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COVID-19

Spain’s football and basketball fans allowed to return to stadiums next season

La Liga can take another step towards normality next season after the Spanish government confirmed on Thursday it has lifted its ban on fans attending stadiums.

Spain's fans react during the UEFA EURO 2020 Group E football match between Slovakia and Spain at La Cartuja Stadium in Seville on June 23, 2021. (Photo by JAVIER SORIANO / POOL / AFP)
Spain's fans react during the UEFA EURO 2020 Group E football match between Slovakia and Spain at La Cartuja Stadium in Seville on June 23, 2021. (Photo by JAVIER SORIANO / POOL / AFP)

The exact capacity allowed in each stadium will be determined by regional authorities, with some restrictions still possible, especially in the north of Spain.

But the government giving permission for supporters to return is an important first step as La Liga clubs begin to recover financially from the Covid-19 pandemic.La Liga president Javier Tebas said earlier this week he expects stadiums to be at least 70 percent full at the start of the season in August.

“We can return let’s say to normality in terms of fans being allowed into stadiums,” Spanish health minister, Carolina Darias said on Thursday, with the announcement applying both to La Liga and Spain’s ACB basketball league.

“It will have to be, as it was before, the regional authorities who determine the capacity,” Darias added.

Fans were allowed to return for the last two rounds of La Liga last season but in only five regions and with a limit of 30 percent capacity and 5,000 people.

Spain is hosting four Euro 2020 matches in Seville at La Cartuja stadium, where a capacity of 30 percent has been allowed.

Bilbao was Spain’s original host city but local authorities were unable to commit to supporters attending Athletic Bilbao’s San Mames.

The UK government announced on Tuesday the tournament’s semi-final and final will be able to be played in front of more than 60,000 fans at Wembley, which means the stadium will be at 75 percent capacity.

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COVID-19

Did Sweden’s state epidemiologist really get a big job at the WHO?

For his supporters, it was well-deserved, for his detractors a case of failing upwards. But when Sweden's Public Health Agency announced this month that state epidemiologist Anders Tegnell was taking a job at the World Health Organisation, both sides assumed it was true.

Did Sweden's state epidemiologist really get a big job at the WHO?

Now, it seems, the job might not be there after all. 

At the start of this month, Sweden’s Public Health Agency announced that Anders Tegnell was resigning to take up a post coordinating vaccine work with the World Health Organisation in Geneva.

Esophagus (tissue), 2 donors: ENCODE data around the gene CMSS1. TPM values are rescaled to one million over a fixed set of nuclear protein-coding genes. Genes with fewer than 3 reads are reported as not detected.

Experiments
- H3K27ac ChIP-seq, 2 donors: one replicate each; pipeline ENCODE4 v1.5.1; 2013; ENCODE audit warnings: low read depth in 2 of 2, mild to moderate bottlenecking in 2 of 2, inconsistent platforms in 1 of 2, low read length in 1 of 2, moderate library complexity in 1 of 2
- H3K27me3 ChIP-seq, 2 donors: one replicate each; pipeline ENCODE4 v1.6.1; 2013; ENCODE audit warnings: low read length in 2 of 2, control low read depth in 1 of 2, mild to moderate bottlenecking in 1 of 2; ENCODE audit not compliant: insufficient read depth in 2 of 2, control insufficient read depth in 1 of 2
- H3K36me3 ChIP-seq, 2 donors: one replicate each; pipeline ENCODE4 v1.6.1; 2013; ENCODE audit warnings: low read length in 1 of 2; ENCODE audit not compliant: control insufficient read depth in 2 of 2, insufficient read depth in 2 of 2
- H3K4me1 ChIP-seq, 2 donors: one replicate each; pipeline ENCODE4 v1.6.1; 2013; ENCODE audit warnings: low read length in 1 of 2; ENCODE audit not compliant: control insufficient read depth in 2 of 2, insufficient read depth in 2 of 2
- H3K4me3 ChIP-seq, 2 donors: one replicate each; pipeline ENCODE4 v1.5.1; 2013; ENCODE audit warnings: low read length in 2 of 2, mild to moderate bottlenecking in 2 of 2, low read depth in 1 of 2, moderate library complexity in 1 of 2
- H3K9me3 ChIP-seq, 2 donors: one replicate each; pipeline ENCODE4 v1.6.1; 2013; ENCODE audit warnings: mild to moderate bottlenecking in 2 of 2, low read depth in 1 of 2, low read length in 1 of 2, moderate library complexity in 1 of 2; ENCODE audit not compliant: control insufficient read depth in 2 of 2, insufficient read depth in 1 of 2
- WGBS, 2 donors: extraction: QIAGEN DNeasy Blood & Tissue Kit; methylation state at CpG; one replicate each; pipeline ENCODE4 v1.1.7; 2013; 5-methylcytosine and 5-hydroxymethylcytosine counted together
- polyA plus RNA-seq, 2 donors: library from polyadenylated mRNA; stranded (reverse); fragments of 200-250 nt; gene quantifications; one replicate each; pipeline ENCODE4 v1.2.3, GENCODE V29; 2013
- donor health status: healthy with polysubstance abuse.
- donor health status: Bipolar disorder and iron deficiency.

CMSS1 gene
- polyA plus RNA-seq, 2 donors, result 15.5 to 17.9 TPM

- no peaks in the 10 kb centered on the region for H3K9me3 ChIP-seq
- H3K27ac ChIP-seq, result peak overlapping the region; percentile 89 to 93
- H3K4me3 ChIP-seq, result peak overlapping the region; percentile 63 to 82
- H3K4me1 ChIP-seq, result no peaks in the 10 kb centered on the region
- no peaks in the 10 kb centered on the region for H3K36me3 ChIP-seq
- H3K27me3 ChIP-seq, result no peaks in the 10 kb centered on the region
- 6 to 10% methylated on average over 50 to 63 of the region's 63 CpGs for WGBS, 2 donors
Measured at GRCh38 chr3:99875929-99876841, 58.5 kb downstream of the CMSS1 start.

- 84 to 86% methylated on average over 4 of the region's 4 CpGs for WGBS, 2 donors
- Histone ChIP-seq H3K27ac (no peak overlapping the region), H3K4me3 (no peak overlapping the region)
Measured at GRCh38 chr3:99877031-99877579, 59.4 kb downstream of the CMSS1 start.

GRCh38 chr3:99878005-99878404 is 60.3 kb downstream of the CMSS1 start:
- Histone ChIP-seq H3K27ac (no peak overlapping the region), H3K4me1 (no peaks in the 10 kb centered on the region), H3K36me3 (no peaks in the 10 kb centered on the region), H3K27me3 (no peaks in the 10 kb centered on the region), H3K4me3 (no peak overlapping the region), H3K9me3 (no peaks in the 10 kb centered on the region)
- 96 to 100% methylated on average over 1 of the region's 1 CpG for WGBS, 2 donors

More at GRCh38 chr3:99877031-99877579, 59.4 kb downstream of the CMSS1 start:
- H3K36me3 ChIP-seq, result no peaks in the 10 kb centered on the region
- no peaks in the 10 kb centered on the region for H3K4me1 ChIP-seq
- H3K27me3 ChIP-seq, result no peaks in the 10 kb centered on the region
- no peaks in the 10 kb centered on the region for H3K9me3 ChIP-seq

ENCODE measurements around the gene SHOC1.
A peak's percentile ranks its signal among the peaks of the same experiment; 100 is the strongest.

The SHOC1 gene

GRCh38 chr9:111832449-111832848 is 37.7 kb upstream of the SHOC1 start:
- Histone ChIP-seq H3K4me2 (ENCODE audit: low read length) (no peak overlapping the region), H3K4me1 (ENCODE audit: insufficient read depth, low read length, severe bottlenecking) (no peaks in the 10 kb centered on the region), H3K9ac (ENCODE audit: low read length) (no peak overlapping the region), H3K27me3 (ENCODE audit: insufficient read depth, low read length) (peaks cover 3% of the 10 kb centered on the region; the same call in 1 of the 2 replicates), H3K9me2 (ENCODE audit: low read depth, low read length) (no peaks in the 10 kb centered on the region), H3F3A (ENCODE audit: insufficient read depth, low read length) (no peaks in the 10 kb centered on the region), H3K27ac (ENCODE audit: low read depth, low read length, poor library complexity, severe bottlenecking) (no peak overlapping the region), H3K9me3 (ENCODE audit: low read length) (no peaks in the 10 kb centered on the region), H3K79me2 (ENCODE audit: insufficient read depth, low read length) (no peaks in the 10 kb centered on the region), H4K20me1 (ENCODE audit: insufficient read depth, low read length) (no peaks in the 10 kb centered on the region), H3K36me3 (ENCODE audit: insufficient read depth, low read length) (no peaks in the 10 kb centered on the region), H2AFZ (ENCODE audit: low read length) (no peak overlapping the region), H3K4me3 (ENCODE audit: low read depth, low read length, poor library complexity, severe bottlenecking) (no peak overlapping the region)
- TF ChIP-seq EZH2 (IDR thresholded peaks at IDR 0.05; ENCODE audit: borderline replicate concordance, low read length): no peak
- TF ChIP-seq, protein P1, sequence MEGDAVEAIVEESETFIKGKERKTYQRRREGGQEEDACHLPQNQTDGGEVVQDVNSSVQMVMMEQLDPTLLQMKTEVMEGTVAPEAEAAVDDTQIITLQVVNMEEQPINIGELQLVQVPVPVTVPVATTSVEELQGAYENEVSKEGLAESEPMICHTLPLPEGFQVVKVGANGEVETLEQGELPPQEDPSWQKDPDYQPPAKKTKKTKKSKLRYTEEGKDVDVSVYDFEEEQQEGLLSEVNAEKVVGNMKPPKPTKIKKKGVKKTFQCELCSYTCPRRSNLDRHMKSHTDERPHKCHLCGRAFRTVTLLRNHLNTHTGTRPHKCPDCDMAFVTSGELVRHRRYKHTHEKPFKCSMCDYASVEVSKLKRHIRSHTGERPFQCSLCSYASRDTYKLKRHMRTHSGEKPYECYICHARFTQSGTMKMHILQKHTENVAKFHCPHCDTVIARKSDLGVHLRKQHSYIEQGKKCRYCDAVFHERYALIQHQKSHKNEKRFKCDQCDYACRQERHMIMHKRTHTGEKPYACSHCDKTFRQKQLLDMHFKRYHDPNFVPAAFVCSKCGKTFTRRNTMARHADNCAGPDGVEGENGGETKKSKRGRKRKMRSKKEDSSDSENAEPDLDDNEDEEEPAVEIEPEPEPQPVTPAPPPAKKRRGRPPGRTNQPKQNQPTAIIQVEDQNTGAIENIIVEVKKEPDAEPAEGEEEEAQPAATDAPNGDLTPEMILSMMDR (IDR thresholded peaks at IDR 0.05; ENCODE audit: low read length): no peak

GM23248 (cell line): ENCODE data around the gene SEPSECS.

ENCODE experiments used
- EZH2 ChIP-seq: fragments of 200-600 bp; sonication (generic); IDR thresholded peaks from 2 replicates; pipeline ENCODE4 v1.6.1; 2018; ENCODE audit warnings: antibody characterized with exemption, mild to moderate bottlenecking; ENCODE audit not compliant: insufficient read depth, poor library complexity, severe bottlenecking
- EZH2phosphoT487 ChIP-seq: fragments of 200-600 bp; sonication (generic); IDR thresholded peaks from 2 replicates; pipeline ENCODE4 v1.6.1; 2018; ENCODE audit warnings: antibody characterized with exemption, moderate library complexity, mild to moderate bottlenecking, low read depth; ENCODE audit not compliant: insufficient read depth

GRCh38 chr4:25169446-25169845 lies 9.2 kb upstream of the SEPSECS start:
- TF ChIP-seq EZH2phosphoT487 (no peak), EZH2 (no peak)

“I’ve worked with vaccines for 30 years and have at the same time always been inspired by international issues,” Tegnell said in the release. “Now I will have the chance to contribute to this comprehensive international work.”

During the first and second waves of the Covid-19 pandemic, Tegnell shot immediately from obscurity into the spotlight, gaining such celebrity status in Sweden that one fan had his profile tattooed onto his arm.

Internationally he was hailed by lockdown sceptics for his reasoned arguments against overly restrictive measures to control the spread of the virus. 

His new WHO appointment was reported all over the world. 

But on Tuesday, the Svenska Daglabdet newspaper revealed that the job had not yet been awarded. A spokesperson for the WHO said at a press conference in Geneva that “there is some confusion”, and that “this is an internal question.” 

According to the newspaper, there is even “a certain level of irritation” behind the scenes at the WHO that Sweden acted too soon and dispatched Tegnell to a job that did not actually exist yet. 

“We have received an offer from Sweden, which is still under discussion,” the organisation’s press spokesperson, Fadela Chaib, told the newspaper. 

On Thursday, the Public Health Agency’s press chief Christer Janson conceded that there had been a mistake and that the negotiation had not been completed.  

“We believed it was done, but it wasn’t,” he told Expressen in an interview. “It’s been a much longer process to get this completed than we thought. There’s been a misunderstanding and we regret that.” 

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